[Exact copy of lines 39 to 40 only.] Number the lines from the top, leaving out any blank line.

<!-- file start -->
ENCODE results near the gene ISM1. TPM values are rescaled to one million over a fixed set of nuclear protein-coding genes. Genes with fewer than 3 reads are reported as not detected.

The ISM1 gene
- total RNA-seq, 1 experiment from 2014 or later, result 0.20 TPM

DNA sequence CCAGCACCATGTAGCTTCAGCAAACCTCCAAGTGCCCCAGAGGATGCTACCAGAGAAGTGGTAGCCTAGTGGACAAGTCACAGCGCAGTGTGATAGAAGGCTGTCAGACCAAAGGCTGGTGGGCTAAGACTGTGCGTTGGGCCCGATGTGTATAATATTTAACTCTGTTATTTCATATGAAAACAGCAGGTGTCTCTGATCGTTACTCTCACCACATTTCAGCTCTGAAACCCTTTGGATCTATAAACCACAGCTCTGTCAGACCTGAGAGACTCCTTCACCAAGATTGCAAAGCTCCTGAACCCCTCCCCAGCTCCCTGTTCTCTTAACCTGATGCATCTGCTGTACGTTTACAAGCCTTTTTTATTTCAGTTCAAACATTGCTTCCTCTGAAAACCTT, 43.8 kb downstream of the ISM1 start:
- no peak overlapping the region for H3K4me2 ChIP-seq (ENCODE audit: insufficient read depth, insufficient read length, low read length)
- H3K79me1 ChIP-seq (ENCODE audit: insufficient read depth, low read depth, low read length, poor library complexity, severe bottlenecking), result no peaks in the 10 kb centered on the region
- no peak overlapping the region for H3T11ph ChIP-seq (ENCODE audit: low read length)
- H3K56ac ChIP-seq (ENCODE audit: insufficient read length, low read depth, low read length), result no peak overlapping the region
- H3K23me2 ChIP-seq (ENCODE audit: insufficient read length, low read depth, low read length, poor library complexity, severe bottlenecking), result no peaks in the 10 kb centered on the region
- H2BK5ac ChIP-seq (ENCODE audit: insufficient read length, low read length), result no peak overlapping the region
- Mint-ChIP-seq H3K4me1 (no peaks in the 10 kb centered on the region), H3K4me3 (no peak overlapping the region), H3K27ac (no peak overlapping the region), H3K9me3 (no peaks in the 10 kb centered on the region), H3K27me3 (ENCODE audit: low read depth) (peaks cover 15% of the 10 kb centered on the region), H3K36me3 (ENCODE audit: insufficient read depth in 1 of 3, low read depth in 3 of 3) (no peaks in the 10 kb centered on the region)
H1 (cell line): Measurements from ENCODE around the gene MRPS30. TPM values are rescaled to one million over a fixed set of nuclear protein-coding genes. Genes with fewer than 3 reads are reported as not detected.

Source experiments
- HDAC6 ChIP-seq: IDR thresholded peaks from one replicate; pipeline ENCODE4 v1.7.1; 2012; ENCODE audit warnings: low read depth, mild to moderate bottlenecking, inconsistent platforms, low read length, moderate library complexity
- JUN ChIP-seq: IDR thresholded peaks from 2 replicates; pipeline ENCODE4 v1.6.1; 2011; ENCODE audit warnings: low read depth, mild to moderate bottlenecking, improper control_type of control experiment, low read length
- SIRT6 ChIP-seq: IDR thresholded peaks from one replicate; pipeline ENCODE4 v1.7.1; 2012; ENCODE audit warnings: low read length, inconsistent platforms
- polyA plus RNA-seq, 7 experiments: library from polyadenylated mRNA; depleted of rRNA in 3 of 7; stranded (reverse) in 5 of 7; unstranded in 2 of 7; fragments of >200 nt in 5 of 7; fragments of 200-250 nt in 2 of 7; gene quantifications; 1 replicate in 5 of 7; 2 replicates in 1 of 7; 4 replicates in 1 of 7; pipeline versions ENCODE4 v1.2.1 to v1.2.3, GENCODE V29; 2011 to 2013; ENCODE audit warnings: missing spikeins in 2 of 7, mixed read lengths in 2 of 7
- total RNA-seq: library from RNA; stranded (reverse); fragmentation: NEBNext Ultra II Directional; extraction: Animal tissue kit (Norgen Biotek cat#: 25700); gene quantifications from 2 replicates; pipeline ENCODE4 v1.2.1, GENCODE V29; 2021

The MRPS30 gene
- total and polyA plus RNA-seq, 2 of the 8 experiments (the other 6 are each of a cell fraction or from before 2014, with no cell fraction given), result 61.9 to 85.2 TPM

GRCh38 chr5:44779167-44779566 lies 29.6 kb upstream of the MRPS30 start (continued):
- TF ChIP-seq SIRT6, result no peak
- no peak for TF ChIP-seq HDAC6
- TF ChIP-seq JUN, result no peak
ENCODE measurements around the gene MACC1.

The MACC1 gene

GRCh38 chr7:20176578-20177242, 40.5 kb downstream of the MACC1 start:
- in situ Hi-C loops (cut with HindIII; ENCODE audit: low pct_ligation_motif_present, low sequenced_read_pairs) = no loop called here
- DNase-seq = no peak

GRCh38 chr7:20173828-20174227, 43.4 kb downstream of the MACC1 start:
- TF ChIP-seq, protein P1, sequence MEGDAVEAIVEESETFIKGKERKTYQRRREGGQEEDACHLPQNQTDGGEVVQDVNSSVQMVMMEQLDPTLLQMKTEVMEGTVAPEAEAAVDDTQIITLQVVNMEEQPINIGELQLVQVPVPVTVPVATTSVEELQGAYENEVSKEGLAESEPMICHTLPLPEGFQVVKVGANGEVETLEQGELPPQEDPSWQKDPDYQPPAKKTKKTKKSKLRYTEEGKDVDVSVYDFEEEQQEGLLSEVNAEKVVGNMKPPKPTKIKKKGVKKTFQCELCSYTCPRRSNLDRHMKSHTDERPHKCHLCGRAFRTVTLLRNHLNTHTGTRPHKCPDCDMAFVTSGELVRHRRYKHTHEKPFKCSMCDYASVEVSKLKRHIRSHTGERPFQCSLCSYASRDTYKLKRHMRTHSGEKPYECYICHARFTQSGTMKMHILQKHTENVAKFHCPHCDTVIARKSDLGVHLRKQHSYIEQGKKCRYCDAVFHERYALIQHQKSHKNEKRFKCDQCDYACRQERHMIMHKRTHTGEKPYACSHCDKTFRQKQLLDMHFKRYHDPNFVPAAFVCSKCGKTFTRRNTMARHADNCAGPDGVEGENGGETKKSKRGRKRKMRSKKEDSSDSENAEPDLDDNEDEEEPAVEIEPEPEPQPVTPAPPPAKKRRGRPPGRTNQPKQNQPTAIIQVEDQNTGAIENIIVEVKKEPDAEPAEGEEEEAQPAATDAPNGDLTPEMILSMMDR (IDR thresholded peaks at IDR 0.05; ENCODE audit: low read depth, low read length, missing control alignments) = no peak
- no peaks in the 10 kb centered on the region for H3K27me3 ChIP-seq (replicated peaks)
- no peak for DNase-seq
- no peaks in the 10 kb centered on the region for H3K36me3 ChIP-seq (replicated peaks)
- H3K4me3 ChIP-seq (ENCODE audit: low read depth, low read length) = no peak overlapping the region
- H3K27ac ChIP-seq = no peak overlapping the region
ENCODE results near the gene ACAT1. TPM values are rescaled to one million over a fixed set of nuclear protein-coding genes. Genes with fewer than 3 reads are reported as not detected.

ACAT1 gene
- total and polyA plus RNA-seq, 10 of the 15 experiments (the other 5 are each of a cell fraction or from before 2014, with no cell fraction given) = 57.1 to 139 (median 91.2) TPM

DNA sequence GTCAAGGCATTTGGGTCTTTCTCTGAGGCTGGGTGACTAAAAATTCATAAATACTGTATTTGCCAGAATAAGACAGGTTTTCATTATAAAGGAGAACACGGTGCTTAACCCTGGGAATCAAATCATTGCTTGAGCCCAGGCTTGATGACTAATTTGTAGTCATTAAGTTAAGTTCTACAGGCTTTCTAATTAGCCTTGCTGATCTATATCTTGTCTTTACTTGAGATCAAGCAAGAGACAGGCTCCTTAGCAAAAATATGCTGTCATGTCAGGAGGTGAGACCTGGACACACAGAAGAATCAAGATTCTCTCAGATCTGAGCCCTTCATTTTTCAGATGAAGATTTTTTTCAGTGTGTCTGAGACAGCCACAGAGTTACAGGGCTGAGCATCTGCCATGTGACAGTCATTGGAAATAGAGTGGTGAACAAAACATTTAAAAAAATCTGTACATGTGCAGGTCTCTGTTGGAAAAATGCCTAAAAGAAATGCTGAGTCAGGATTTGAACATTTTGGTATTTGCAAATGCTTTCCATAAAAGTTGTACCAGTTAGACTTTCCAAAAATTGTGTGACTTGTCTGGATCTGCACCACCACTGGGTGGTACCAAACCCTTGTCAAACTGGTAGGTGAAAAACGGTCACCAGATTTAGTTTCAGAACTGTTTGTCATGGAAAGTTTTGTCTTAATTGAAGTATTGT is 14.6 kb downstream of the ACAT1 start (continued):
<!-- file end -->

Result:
- total and polyA plus RNA-seq, 10 of the 15 experiments (the other 5 are each of a cell fraction or from before 2014, with no cell fraction given) = 57.1 to 139 (median 91.2) TPM

DNA sequence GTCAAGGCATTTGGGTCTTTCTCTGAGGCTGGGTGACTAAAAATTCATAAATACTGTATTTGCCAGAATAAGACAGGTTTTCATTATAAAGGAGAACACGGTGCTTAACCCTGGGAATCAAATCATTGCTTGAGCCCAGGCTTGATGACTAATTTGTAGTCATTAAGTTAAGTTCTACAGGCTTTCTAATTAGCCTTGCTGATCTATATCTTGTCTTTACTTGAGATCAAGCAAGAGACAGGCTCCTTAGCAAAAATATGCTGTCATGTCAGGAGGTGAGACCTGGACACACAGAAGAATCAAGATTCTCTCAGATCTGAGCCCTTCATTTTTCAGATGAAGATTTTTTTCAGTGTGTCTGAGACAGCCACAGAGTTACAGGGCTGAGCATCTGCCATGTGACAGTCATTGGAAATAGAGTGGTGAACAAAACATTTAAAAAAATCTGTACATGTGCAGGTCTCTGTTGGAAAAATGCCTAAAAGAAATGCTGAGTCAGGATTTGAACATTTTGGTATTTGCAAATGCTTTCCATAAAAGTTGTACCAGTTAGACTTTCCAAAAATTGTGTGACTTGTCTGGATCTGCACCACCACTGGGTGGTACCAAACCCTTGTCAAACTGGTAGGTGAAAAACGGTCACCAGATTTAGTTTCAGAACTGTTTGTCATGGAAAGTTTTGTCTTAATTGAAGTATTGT is 14.6 kb downstream of the ACAT1 start (continued):